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Brotherhood Synagogue Finds New Temporary Facilities

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The Brother hood Synagogue in Manhattan’s Greenwich Village which last Nov. ended its 19-year-old sharing of facilities with a Presbyterian church, has found temporary facilities with two Orthodox congregations in the Village. Rabbi Irving J. Block, the Reform rabbi of the liberal 600-member congregation, said it had accepted offers from Congregation Derech Amuna and Congregation Emunath Israel until it finds a permanent home.

Rabbi Block said his congregation will take formal leave with a Torah procession March 19 from the building it has shared with the Village Presbyterian Church since 1954. He said the Brotherhood congregants will attend Friday night services, with an Oneg Shabbat to follow, after the early evening services at Derech Amuna, which is six blocks from the building the congregation is leaving. Starting March 23, the congregation will worship with Emunath Israel members at the regular Sabbath morning services, followed by a kiddish by both congregations, Rabbi Block said. Emunath Israel is about 10 blocks away.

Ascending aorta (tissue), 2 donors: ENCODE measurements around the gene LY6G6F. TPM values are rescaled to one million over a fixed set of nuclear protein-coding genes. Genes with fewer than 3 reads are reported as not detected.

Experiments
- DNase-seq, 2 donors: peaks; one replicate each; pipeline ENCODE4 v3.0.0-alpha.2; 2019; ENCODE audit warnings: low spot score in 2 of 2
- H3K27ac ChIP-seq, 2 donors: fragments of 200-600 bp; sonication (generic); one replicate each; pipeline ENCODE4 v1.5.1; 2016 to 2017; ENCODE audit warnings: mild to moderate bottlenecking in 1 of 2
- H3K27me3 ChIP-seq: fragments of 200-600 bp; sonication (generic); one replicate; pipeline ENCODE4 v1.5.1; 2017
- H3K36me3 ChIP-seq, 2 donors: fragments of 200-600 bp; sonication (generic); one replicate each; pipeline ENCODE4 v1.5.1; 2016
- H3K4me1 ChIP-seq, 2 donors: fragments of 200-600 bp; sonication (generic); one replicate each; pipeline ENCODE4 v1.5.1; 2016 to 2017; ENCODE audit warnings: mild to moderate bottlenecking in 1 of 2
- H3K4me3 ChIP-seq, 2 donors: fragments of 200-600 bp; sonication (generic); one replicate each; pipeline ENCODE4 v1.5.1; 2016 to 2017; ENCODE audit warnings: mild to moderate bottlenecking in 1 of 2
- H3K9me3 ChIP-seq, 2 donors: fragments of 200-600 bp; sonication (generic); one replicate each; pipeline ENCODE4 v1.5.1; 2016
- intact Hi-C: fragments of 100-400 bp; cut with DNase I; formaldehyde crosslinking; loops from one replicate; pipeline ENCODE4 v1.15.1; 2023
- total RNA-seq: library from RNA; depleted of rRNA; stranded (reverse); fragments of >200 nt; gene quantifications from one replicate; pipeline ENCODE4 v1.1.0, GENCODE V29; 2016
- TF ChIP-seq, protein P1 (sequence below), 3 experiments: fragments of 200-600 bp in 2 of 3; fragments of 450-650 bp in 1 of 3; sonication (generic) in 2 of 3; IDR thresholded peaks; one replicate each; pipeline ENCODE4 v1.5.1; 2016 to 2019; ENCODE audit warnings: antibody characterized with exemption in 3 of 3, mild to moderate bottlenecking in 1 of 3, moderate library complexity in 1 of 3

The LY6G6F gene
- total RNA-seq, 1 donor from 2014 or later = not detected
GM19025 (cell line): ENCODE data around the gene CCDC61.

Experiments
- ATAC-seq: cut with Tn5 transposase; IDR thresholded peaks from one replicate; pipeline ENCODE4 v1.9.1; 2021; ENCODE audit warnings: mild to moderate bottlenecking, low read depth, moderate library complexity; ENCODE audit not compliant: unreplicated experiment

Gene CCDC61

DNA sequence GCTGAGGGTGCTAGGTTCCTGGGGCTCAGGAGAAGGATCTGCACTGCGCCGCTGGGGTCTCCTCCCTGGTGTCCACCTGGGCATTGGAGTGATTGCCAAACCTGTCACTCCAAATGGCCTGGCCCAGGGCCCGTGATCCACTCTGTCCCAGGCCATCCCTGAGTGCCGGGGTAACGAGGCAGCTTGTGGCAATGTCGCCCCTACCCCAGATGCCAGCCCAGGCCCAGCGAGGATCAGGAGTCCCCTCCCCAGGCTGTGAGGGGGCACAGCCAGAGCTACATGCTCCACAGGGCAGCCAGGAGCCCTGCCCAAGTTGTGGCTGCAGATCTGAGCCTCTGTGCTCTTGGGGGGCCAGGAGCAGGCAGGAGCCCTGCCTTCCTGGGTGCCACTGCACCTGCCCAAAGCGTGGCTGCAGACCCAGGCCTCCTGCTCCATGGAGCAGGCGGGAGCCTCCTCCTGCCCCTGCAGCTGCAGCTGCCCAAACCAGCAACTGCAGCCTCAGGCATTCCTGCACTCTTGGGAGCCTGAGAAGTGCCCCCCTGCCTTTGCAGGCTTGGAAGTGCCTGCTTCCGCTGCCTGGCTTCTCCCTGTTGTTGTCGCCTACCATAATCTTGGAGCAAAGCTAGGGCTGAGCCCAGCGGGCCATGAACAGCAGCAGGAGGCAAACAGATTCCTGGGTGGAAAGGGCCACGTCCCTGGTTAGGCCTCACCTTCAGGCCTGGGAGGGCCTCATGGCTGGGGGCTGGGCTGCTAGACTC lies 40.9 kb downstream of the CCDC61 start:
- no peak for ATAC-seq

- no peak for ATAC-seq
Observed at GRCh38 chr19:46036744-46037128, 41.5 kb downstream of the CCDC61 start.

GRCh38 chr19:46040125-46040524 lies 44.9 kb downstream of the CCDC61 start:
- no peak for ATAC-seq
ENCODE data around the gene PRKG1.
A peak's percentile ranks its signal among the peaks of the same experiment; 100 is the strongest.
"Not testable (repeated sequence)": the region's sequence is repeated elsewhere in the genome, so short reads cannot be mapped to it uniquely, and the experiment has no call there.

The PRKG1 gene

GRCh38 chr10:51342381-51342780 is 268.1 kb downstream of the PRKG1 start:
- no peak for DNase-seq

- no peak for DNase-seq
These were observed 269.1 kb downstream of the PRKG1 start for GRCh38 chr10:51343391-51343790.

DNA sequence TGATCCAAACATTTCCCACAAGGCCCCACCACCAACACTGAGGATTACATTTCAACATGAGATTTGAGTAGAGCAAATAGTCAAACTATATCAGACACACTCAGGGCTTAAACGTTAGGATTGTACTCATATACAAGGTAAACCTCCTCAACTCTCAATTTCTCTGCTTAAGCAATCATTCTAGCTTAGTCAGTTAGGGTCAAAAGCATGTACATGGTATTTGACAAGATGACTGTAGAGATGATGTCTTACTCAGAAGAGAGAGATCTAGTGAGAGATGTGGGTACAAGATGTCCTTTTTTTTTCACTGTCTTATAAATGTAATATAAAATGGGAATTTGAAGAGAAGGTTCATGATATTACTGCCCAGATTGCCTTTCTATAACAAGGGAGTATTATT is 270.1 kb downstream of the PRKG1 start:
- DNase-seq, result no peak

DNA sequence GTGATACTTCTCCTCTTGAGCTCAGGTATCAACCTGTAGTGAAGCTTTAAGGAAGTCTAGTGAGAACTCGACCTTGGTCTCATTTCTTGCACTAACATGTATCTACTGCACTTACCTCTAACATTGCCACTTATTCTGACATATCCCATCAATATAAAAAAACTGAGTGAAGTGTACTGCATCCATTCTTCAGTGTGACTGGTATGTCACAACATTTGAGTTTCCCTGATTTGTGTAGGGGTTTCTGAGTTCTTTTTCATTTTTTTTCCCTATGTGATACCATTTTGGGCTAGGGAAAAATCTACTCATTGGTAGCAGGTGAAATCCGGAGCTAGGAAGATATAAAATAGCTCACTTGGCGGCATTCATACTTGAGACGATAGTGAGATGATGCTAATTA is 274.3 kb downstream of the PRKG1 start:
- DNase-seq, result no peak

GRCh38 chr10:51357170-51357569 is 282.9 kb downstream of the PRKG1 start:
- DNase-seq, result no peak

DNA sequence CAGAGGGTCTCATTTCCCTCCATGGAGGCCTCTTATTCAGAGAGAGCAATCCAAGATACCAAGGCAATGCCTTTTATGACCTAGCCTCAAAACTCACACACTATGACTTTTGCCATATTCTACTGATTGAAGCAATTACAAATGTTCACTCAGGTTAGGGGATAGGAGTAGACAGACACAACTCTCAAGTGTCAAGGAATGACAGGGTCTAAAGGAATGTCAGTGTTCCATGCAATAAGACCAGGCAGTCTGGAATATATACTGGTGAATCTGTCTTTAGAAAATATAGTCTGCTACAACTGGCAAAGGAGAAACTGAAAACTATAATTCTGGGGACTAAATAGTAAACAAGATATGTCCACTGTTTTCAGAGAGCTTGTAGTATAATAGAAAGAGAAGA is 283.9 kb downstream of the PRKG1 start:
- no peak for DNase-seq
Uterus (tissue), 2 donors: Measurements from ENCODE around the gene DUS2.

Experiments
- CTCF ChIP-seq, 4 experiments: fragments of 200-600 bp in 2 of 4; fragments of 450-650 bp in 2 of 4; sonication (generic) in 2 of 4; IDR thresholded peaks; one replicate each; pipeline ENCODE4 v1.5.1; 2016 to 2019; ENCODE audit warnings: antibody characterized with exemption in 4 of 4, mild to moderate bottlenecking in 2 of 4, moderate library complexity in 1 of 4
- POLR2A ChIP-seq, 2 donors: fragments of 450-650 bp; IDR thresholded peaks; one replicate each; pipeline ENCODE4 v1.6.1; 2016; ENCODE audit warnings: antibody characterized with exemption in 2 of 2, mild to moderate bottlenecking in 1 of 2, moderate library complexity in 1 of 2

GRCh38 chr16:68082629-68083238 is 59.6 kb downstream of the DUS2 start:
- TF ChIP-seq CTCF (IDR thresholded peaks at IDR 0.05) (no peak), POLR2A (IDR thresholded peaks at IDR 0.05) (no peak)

The rabbi said that both congregations offered their facilities without charge but that the Brotherhood Congregation would make a contribution toward maintenance costs to both congregations for the four or five months that it expects to share facilities. Rabbi Block said that while no permanent home had yet been found, the search was expected to find one in that period. He said temporary, offices and classrooms have been set up in rented quarters near the Village.

DIFFERENCES ERUPTED DURING WAR

A difference stemming from the Yom Kippur War was the culminating factor in the decision of the Brotherhood Congregation to end its formal covenant with the church and to seek facilities somewhere else in the Village. After the war broke out, Rabbi Block posted a notice on the out door synagogue bulletin board which read: “May there be victory and peace for Israel.”

The following Sunday, Rev. William Glenesk, who had been named to the church pulpit two years ago, put a notice in the church bulletin reading: “To our friends, Arabs, non-Zionist Jews and all others who are offended by the arrogant, self-righteous sign posted outside our sanctuary by the synagogue re victory for Israel. we offer our regrets and prayers for peace.”

Rabbi Block said Rev. Glenesk had been consistently “abrasive and insulting” as successor to Rev. Jesse Stitt with whom the Jewish congregation bad started its covenant of sharing and who died two years ago. The rabbi told the Jewish Telegraphic Agency that his congregants would use the Orthodox prayer books of the host congregations. He said he did not expect any problems from the differences in Jewish religions philosophies.

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